Autoharp madness!

Some days I could see it clearly… Some days I had to focus intently to even catch a glimpse of it… As long as I was looking forward, it was always there.


I’ve got this autoharp, right? This old, crappy, dust covered, CMS-standard-issue autoharp. It is one of those instruments you inherit as a music teacher that you can’t imagine ever using. They are a bitch to tune, they’re awkward and heavy, and they don’t look even remotely cool to the kids.

My first few years teaching, I would let my students with autism strum the autoharp while I pressed chord buttons and sang a tune. They (sort of) enjoyed it. As I’ve searched for ways in which to engage them better, I have realized the autoharp is the perfect instrument for them, but I needed to make a few adjustments first and then follow up with a consistent plan.


First of all, I grabbed a few markers – black, red, and green. I colored Cmaj red, G7 black, and Fmaj green. If I added Amin, I could play most of the top 40 songs out there, but all I really need for this class is I, IV, and V7. Now that my autoharp was ready, I needed to make some signs to hold up.

In the interest of time and effort, I settled on some construction paper, tape, and pencils. Do they look like my dog could have done a better job constructing these things? Maybe… But they work perfectly. It’s not about Steve Jobs-level slickness here, it’s all about functionality, people. 

Finally, I needed to make sheets for each song I planned on having them learn. I cut out a ton of black, green, and red construction paper squares. I basically glued them onto a larger sheet of construction paper and, voila… You have an easily identifiable accompanying reference.



Now… I’m going to briefly touch on the steps I used to implement this system, but I need you to understand – this doesn’t happen overnight. It takes weekly reinforcement, repetition, and familiarity with the system by your students. I can tell you, I had the vision in my head long before I was able to see results. Don’t give up!

1)      Teach them a song by rote. (Choose a song they enjoy. If you have one planned, and have made all the materials, but they aren’t feeling it – choose another one and make new materials. No matter how much you have put into the materials, they need to be bought in for this to work. You can’t shove it down their throats and have them enjoy it at all.)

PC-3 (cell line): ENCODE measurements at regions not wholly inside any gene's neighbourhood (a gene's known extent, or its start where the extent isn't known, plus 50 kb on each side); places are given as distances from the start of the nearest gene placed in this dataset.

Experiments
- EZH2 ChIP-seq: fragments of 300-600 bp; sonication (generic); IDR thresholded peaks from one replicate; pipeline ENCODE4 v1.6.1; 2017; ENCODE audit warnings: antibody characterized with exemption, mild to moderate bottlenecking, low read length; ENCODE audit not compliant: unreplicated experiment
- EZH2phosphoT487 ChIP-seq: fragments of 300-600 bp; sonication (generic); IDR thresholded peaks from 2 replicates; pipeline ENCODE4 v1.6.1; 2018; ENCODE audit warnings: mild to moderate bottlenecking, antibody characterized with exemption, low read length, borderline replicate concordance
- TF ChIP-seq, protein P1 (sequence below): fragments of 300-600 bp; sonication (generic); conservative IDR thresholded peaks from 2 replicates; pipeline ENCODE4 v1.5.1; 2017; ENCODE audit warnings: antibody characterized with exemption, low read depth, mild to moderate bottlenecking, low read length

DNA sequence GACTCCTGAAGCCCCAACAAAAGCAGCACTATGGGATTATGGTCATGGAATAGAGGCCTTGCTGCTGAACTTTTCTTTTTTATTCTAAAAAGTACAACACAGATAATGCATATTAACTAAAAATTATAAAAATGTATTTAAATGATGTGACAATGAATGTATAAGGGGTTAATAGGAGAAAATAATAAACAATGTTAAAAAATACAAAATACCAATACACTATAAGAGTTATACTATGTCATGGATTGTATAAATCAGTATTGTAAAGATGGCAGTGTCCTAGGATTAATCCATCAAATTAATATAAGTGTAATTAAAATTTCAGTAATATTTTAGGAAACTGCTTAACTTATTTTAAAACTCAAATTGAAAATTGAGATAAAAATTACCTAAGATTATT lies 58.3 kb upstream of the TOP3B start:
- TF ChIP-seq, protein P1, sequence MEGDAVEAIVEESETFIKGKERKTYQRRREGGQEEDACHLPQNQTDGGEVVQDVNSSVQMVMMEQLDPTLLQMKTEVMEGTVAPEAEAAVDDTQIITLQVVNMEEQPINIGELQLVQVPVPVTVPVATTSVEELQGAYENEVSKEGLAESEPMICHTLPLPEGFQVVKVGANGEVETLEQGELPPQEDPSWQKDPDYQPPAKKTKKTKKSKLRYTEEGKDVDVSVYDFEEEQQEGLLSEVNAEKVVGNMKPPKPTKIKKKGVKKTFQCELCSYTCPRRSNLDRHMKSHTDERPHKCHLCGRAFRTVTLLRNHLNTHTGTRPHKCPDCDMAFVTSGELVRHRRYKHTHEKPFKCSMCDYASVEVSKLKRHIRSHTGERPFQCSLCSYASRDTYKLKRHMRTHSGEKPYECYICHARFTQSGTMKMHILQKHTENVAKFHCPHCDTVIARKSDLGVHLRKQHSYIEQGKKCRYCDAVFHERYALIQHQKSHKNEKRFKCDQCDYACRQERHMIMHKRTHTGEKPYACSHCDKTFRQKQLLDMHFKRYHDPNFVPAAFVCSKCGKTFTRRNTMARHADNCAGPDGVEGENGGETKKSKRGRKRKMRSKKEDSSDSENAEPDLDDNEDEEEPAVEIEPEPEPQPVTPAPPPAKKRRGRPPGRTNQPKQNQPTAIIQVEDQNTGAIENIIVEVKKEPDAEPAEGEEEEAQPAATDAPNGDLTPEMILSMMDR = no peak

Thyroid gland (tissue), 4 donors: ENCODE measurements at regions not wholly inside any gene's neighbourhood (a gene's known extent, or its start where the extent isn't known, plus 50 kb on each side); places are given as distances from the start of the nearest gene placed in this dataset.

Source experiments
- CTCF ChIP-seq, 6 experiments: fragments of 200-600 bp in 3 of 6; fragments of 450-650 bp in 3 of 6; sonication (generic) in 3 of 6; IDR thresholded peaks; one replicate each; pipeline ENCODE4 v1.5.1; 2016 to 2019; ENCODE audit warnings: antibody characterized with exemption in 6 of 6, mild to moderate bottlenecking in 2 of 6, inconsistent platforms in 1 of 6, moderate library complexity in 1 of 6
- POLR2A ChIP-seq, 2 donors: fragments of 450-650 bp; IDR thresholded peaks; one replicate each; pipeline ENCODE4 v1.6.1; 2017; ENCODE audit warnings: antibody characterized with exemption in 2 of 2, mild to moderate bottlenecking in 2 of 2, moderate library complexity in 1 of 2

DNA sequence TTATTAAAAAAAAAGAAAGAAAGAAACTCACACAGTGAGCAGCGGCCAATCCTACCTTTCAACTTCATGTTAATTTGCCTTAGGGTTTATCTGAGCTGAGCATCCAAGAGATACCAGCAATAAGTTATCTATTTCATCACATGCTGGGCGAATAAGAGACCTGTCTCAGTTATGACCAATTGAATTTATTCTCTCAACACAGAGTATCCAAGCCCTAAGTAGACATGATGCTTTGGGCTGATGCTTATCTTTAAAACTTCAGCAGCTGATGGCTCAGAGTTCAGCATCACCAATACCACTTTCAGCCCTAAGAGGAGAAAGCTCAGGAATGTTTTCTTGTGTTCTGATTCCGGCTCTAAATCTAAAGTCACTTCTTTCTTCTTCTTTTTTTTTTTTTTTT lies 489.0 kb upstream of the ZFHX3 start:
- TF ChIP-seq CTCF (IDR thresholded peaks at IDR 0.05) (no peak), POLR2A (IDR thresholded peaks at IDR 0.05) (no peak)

2)      Keep bringing the song back each week so they are very familiar with it.

3)      After they are familiar with it, bring out the accompanying sheet and have one student point at each square for each steady beat as the group sings. You can guide their hand at first, but you eventually want to get to a point where they are doing it on their own.

4)      During these lessons, you can start introducing them to the autoharp by accompanying yourself, letting them touch it, strum it, and play with it. Emphasize a SOFT STRUM!!!!

*****The point here is to make sure they are developing enough dexterity to press the keys down hard enough, but also use a soft strum. Don’t give up if it takes some time*****

5)      Have the class sing the song while each student takes a turn strumming the autoharp while you press the keys.

6)      After they are comfortable with the steady beat strum, it’s time for them to do both.

7)      Before having them play the song, practice holding up the signs of which color they should press while strumming a steady beat. Make sure they are quick on the change.

8)      Begin changing your color signs in time with what they will need to do to perform the chord changes you want for an accompaniment.

9)      Put it all together – one student plays the autoharp, the student who will be next taps along on the accompaniment sheet, and the rest of the class sings.

Boom. Your kids are accompanying themselves on autoharp, they are loving it, and you are the one who has made this possible.


Anyone can make music and be successful doing it. It only takes planning, effort, and dedication on your part to make it happen. Let me know about some things you have stuck with that nobody else may have seen potential in, but you’re glad you did.




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